The feminism bandwagon

double standards

ART BY ESTELLE ZHOU

By SIDNEY WONG
STAFF WRITER

 I bet everyone has heard the remark, “You punch like a girl!”

 For centuries, women have been forced to endure misogyny without being able to be heard; only recently have feminists started speaking out against the patriarchal system. Many prominent celebrities like Beyoncé have publicly demonstrated their commitment to the feminist cause by creating songs that support female independence. Other celebrities, including actor Ian Somerhalder, telling She Knows, “The men placed in positions of patriarchal power need a massive shift to correspond with women’s uprising and support this societal shift as a whole . . . When we celebrate the true and irrefutable power of women, we can then truly celebrate the power of men.” Despite the positive examples of feminism, has this movement started to become repetitive and oversimplified?

 Women have indisputably made progress towards gender equality throughout history, but as social media gains popularity, feminism has become a frequent topic that is not being properly depicted. In many instances, celebrities unintentionally spread a false image of feminists to their wide audience.

 Every other post one sees on social media has an influencer speaking out about feminism or even degrading anti-feminists. But why? What are they trying to prove? Many celebrities have a massive platform to influence others, but they sometimes take advantage of their platform to deceive followers. According to The Independent, 30% of Taylor Swift’s followers admitted that because of her involvement in feminist issues, they lose interest in the feminist narrative. The same followers also claimed that she used feminism as a publicity tool to gain supporters. Celebrities like Swift  depict feminists as irrational and anti-male, negatively changing people’s perception of feminism by implying that women are self-absorbed.

 In fact, a national survey conducted by Washington Post and Kaiser Family Foundation found that four in ten Americans believe the feminist movement is ill-natured and unfairly blames men for women’s issues.  Those who took the survey were asked, “Which of the following do you think is a bigger factor keeping women from achieving full equality with men?” 44% of women responded it is the choices they make themselves, another 44% answered it as discrimination while the last 12% said both or other. This divisive statistic puts into perspective of the current feminist movement, proving ineffective.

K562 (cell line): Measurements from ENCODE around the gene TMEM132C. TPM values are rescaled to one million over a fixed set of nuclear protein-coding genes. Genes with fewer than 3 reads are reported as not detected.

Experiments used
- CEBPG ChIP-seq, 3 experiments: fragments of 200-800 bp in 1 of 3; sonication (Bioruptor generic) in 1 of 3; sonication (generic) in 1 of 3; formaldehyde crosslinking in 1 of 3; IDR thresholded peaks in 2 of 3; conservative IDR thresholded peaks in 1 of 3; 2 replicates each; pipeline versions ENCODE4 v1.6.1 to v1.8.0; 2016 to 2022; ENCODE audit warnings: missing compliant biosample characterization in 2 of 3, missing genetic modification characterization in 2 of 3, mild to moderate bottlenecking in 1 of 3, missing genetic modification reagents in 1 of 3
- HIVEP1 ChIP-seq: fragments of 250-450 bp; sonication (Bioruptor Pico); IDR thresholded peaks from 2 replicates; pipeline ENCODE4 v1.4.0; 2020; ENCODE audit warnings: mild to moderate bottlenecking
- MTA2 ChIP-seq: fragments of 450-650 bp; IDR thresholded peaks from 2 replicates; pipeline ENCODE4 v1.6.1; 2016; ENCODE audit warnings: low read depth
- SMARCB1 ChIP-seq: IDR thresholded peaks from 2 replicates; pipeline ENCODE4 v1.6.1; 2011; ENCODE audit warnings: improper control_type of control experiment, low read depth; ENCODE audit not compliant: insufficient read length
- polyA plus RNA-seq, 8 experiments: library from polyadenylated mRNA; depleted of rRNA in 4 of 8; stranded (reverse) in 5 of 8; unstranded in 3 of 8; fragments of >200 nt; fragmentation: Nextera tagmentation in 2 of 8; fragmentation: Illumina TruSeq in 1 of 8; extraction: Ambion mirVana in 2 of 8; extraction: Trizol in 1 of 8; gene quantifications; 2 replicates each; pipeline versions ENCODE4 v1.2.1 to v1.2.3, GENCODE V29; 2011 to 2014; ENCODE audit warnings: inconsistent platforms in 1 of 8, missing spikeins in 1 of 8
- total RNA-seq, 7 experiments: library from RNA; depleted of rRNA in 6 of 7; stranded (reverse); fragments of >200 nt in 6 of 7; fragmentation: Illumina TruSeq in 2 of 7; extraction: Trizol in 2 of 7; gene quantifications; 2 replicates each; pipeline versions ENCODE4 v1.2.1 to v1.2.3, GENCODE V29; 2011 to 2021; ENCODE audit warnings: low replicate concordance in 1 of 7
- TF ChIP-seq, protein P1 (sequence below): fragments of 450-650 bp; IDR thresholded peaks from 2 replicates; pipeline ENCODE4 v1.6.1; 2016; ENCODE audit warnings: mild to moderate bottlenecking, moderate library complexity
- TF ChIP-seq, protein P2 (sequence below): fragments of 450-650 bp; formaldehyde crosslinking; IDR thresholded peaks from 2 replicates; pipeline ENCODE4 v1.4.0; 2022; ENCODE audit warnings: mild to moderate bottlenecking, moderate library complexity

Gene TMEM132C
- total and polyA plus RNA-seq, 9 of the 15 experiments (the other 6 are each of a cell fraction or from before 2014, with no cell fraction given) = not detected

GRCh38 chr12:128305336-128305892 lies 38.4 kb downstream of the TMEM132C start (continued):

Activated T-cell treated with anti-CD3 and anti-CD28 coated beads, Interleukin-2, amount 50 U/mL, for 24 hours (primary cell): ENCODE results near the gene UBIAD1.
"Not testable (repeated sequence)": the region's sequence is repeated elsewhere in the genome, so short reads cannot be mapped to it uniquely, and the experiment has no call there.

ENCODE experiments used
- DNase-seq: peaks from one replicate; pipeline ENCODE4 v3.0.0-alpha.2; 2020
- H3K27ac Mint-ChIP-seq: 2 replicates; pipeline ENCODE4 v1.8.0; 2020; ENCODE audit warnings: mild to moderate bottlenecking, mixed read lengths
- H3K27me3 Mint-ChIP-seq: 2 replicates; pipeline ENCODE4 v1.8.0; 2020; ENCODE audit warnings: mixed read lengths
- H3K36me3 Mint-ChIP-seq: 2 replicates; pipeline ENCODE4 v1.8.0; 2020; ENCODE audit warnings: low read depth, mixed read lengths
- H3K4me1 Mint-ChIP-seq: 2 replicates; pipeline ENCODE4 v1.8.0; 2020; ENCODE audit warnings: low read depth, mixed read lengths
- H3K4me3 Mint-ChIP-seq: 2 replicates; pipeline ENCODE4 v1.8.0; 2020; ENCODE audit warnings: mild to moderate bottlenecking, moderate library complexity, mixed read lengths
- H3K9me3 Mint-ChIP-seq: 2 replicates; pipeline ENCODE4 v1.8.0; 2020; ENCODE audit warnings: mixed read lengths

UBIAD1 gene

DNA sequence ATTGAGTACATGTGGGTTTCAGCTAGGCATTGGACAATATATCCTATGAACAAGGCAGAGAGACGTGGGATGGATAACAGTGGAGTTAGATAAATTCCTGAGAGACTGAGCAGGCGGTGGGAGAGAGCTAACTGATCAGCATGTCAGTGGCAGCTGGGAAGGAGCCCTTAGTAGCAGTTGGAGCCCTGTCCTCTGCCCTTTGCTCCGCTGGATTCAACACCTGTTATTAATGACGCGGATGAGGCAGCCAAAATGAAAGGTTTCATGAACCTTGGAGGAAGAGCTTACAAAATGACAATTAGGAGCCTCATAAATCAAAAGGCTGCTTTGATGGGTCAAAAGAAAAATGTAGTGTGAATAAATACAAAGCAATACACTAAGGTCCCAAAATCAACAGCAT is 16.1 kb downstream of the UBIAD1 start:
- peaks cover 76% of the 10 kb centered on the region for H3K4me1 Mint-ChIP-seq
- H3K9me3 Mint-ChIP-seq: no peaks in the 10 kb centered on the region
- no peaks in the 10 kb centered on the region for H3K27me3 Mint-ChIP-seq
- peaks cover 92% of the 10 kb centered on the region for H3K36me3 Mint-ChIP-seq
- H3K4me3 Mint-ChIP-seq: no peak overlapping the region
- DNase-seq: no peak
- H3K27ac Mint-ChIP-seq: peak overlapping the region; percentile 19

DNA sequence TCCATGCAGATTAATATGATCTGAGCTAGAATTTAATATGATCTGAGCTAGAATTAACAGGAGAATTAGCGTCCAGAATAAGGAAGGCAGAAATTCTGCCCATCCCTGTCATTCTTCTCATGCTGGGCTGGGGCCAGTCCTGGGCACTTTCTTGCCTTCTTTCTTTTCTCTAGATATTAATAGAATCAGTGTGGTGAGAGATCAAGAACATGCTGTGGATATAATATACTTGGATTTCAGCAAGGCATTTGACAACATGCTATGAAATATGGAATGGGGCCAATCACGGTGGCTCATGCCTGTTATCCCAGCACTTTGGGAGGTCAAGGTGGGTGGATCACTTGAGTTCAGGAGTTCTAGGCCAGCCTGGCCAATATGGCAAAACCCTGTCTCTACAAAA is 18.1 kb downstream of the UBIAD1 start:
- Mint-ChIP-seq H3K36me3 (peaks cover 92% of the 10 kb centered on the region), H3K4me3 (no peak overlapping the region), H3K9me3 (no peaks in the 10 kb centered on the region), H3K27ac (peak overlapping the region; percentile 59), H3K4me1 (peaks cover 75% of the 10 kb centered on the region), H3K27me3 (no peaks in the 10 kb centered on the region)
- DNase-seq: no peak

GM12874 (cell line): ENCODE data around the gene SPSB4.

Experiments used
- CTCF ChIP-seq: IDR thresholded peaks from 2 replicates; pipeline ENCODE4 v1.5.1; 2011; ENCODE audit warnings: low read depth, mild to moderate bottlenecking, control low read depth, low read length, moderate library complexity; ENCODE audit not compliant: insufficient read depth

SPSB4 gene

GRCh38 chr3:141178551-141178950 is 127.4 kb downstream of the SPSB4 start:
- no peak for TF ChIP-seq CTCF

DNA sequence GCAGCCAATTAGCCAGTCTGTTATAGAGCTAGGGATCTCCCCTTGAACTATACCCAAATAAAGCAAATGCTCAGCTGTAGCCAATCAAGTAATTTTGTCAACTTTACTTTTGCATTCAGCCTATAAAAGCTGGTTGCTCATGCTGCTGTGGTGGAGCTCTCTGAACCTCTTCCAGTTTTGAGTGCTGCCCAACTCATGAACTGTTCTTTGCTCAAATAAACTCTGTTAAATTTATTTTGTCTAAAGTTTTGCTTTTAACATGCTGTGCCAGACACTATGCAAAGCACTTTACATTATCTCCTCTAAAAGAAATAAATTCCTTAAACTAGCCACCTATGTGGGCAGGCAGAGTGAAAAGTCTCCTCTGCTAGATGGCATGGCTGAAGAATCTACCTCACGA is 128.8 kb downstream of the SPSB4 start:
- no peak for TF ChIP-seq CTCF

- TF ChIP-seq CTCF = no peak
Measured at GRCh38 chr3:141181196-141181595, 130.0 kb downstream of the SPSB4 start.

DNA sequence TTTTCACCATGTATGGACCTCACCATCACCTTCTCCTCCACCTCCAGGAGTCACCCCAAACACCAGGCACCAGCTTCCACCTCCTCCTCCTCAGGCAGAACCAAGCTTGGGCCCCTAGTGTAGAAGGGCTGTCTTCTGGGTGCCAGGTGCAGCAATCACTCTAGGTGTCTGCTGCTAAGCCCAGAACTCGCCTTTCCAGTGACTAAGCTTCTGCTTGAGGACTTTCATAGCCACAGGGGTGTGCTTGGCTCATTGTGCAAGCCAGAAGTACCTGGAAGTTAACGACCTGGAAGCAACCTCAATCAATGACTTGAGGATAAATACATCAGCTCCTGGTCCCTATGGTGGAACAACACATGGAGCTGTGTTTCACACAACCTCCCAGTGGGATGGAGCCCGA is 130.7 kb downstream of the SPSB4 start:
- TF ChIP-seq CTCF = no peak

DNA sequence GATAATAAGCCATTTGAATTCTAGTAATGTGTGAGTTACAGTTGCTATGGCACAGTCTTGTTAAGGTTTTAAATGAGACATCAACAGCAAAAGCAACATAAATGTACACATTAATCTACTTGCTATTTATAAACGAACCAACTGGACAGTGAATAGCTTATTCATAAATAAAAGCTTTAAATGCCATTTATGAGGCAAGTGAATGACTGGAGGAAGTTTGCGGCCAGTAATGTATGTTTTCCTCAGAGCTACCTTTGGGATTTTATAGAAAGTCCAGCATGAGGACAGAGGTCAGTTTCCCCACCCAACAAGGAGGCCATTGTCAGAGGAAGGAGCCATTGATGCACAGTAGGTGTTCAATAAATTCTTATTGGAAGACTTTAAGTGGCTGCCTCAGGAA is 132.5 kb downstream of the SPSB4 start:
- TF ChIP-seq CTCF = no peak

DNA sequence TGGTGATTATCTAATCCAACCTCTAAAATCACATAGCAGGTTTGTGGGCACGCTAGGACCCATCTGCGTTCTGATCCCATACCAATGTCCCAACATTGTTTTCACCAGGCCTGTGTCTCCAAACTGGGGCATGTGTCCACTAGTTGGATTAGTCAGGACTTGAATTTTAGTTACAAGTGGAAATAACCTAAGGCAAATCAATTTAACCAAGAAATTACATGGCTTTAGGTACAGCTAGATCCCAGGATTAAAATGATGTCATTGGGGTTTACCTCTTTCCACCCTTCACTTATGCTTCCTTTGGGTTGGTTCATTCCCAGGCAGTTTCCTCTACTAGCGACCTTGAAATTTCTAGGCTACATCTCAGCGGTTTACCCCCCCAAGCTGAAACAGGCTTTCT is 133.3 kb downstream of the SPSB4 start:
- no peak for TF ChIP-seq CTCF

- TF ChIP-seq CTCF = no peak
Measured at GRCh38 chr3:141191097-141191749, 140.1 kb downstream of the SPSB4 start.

Some would argue, “Won’t some effort be better than none?” Perhaps, but if it is damaging the image of feminism, what is the point? Feminist posers cause misinterpretation and paint the wrong picture of the feminist community. Instead, people should avoid nonsense that a majority of celebrities falsely publicize.

 A more effective way of supporting the feminist cause is attending marches and public demonstrations. In an interview with  a Bustle journalist, actress Juliette Binoche states, “[Feminism] just puts people in a stereotyped way of thinking. I think creation and doing, being active, is more important that talking about it.” Being active in the feminist community creates a bigger impact by uniting feminists and producing one substantial voice.

 Nonetheless, gender equality has undeniably come a long way in the past century and we should acknowledge and praise feminists for their contribution towards egalitarianism. However, in order to make a lasting impact on the feminist cause, we must not merely address the same overused adages; we must take action. Next time you hear, “You punch like a girl”, respond with, “What’s wrong with that?”

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